Infantilize Myself for $1.99? Yes, Thank You
A Feminist Defense of Mommy Emoji
The first I heard of EmojiMom, an app that adds a couple hundred “mom-themed emoji” to your keyboard, was in a tweet. Specifically, Anne Helen Petersen, a culture writer for BuzzFeed, typed, “these ‘real Mom emojis’ oscillate between truly disturbing and disgustingly cloying.” While I personally think that if the tiny images of pregnancy, childbirth, and parenting are conveying “disturbing” and “cloying” they are doing their job just fine, I’m pretty sure that tweet was not intended to be a kudos.
Now that the Hairpin has published Julianne Tveten’s “Infantalize Yourself for Just $1.99” I’m going to do like the NYT Style Section and declare a trend of smart feminist writer-types characterizing, however obtusely, EmojiMom as embarrassing and vaguely Bad for Women.
Well, since nobody asked me, I’m going to take a Bold Internet Stand on this one and say, You know what? I kind of like these. (Not the fruit ones, though. Those are just dumb.) They are funny and sort of horrifying, as childbearing and child rearing often are. Are the images sanguine and cute-ified? Sure, but so is literally every other emoji. I mean, you’ve seen the emoji for shit? It’s smiling. All emoji have a sanitized aesthetic. The “leaking milk through my shirt” emoji no more infantilizes women than the squid emoji infantilizes cephalopods.
EmojiMom isn’t misogynistic or retrograde or infantilizing but the impulse to mock images depicting the parts of motherhood typically shielded from public view (in particular, the “truly disturbing” parts) maybe is.
Let’s take a look at how Tveten introduces the app creators — and, look, I realize that it’s not incidental that they are mothers and that it is not unreasonable for a writer to efficiently call attention to this fact. Still, it burns my fur to read this opening line: “Earlier this month, a trio of mothers — Sarah Robinson, Natalie Ralston, and Hannah Hudson — released EmojiMom, a $1.99 iOS keyboard containing 250 parenthood-themed emojis.” A trio of mothers. While technically accurate and better, one presumes, than calling them a gaggle of mommies, it’s a little cute. I have trouble imagining anyone (ever, but especially in an article about a product or business they’ve launched) referring to three male business partners as “a trio of fathers.”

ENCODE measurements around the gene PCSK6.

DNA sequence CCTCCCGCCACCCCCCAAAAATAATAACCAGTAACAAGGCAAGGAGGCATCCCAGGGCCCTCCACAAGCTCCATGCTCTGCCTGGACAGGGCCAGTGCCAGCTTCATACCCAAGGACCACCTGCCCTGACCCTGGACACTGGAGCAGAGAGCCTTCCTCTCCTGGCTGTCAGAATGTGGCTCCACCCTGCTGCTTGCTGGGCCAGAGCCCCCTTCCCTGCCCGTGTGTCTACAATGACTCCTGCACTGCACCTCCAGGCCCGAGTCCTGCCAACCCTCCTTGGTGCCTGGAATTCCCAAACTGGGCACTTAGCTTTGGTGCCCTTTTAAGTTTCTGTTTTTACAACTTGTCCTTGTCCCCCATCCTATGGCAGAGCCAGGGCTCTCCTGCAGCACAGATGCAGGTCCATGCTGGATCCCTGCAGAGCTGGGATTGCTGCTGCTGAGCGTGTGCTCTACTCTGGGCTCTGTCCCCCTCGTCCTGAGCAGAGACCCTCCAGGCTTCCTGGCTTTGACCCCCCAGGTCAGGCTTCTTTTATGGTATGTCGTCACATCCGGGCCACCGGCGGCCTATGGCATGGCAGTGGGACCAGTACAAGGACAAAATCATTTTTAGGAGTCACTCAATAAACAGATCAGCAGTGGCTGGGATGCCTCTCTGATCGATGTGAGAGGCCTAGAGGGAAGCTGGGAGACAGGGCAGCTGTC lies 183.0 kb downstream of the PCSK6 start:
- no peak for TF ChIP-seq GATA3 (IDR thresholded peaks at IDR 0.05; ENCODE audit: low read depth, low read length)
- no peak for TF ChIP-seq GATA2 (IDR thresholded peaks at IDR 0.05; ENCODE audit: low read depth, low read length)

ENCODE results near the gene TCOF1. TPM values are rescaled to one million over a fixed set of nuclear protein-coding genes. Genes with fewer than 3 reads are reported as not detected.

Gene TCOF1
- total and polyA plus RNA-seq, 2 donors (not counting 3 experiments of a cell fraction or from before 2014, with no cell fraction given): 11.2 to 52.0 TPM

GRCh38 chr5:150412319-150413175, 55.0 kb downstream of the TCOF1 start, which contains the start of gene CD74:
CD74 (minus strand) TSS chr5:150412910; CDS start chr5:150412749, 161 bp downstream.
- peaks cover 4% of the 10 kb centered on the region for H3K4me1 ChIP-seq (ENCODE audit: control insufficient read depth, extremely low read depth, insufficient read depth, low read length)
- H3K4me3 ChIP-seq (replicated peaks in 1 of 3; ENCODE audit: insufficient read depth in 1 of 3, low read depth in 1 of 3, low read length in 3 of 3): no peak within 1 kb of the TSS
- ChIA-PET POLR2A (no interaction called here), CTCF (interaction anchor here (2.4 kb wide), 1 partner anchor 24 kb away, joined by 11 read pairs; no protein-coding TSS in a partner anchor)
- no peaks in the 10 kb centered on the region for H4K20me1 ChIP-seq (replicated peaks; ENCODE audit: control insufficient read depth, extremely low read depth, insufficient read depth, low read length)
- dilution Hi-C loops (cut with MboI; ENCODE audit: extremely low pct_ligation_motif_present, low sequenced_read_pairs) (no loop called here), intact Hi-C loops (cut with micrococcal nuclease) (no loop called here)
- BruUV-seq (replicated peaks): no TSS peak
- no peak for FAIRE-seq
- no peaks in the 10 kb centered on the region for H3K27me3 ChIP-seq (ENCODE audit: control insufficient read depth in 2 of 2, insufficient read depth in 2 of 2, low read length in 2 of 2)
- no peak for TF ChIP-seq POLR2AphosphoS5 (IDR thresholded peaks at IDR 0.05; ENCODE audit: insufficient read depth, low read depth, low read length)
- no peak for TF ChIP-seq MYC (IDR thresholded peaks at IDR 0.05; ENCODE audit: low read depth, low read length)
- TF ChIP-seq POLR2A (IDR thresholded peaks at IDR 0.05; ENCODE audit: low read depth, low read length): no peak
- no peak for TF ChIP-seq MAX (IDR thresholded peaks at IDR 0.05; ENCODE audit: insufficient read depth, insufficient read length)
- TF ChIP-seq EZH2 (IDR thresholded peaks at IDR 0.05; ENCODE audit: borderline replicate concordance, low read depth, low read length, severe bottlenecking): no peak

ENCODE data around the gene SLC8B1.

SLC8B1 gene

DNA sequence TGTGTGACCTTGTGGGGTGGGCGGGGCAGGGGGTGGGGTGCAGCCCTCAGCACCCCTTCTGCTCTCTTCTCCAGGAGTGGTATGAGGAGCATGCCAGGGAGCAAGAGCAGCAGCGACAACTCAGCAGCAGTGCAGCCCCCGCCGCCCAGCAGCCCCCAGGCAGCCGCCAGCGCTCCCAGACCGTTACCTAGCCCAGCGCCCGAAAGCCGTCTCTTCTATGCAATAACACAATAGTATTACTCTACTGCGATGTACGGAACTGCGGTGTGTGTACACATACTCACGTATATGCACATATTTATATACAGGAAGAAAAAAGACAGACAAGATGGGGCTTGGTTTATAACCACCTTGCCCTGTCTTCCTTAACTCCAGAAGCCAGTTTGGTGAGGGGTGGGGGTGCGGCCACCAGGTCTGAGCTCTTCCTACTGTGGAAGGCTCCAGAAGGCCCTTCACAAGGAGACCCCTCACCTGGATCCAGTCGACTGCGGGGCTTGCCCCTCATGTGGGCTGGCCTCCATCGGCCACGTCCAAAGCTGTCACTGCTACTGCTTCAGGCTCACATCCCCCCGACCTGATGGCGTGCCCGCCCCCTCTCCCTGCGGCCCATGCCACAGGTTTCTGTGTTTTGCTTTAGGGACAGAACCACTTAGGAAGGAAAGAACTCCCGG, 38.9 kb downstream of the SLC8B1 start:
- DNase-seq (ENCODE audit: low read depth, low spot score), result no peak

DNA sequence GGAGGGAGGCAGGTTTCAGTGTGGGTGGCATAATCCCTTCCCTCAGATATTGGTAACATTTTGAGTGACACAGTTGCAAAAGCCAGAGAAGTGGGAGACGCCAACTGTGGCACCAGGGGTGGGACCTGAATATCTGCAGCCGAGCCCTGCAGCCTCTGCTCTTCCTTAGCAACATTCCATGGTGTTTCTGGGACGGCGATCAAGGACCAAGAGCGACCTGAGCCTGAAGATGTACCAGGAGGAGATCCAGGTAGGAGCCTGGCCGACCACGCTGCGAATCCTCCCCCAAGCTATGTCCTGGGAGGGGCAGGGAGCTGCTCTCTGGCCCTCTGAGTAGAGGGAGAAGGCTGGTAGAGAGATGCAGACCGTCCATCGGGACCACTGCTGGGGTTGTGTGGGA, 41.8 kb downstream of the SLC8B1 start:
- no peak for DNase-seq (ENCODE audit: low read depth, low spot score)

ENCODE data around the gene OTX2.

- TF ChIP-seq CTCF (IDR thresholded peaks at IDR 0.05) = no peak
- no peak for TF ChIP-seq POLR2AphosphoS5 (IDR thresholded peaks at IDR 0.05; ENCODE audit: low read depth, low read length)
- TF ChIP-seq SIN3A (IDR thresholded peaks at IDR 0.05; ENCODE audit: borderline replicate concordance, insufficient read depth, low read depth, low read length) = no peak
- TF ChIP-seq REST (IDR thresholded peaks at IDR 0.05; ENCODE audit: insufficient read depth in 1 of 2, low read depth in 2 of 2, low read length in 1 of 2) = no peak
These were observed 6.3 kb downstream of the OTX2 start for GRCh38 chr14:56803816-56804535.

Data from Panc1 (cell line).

I don’t know if Julianne Tveten or Anne Helen Peterson have children or not and I don’t think it matters (personal experience has never been a requisite to forming an opinion, and, besides, I am totally willing to accept that other people’s experience of pregnancy and birth might be way less filled with self-alienation and trauma than my own) except for my sneaking suspicion that what its critics find off-putting about EmojiMom is less about the signifiers and more about the referents (i.e. women and their disgusting bleeding procreative bodies). A (male) Tweeter replied to Petersen asking if he was correctly reading one of the images as “a still attached umbilical cord taped to the Mom’s back.” He was not. The image is of an epidural, a procedure in which a thin, flexible tube is inserted into the the lower spine to deliver anesthetic during labor and is taped down to keep it in place. If you’ve never seen one yourself, you could do a lot worse than to look to the epidural emoji for a visual. Yet the image, which is neither graphic nor especially cutesy, of this common procedure, to Petersen, is “STILL NOT OKAY.”